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Post Options Post Options   Thanks (1) Thanks(1)   Quote Naturalchick30 Quote  Post ReplyReply Direct Link To This Post Posted: Feb 18 2013 at 6:35am

Drones are taking to the skies in the U.S.

Federal authorities step up efforts to license surveillance aircraft for law enforcement and other uses, amid growing privacy concerns.

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Unmanned drone

NASA's Ikhana unmanned aircraft heads out to aid in fighting a wildfire at Lake Arrowhead. Law enforcement agencies in the U.S. are making increasing use of such craft. (Jim Ross, NASA / April 23, 2009)

By Brian Bennett and Joel Rubin, Los Angeles Times

February 15, 2013, 5:20 p.m.

WASHINGTON — While a national debate has erupted over the Obama administration's lethal drone strikes overseas, federal authorities have stepped up efforts to license surveillance drones for law enforcement and other uses in U.S. airspace, spurring growing concern about violations of privacy.

The Federal Aviation Administration said Friday it had issued 1,428 permits to domestic drone operators since 2007, far more than were previously known. Some 327 permits are still listed as active.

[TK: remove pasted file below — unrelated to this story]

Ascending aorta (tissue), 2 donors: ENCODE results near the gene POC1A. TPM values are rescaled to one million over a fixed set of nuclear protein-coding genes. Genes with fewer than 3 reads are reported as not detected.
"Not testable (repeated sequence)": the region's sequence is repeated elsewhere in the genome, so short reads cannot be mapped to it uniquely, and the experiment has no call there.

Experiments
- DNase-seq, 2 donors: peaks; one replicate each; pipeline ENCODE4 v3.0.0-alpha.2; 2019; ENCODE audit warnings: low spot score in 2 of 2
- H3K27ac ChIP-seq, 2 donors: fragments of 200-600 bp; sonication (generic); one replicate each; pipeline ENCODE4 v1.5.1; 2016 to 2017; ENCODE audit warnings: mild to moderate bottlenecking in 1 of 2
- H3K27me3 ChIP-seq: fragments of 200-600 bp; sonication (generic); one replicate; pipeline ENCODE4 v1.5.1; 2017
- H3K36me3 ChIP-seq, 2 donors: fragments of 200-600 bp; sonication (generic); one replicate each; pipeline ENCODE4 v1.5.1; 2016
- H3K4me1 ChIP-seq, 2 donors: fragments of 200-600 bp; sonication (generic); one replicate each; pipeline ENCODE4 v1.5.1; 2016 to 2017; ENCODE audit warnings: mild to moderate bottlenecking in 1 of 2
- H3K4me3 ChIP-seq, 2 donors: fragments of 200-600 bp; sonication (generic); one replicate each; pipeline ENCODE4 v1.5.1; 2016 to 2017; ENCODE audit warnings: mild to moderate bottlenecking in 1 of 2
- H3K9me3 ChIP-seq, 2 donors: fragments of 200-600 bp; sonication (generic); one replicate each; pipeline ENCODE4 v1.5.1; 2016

Operators include police, universities, state transportation departments and at least seven federal agencies. The remotely controlled aircraft vary widely, from devices as small as model airplanes to large unarmed Predators.

The FAA, which has a September 2015 deadline from Congress to open the nation's airspace to drone traffic, has estimated 10,000 drones could be aloft five years later. The FAA this week solicited proposals to create six sites across the country to test drones, a crucial step before widespread government and commercial use is approved.

Local and state law enforcement agencies are expected to be among the largest customers.

Earlier this month, TV footage showed a midsized drone circling over the bunker in southeast Alabama where a 65-year-old gunman held a 5-year-old boy hostage. After a tense standoff, an FBI team stormed the bunker, rescued the boy and shot his captor. Authorities refused to say who was operating the AeroVironment drone, which has a 9-foot wingspan.

In Colorado, the Mesa County Sheriff's Office has used a fixed-wing drone to search for lost hikers in the mountains, and a helicopter drone to help crews battling fires. Flying manned planes or helicopters would cost at least $600 an hour, explained Ben Miller, who heads the program.

"We fly [drones] for less than $25 an hour," Miller said. "It's just a new way to put a camera up that's affordable."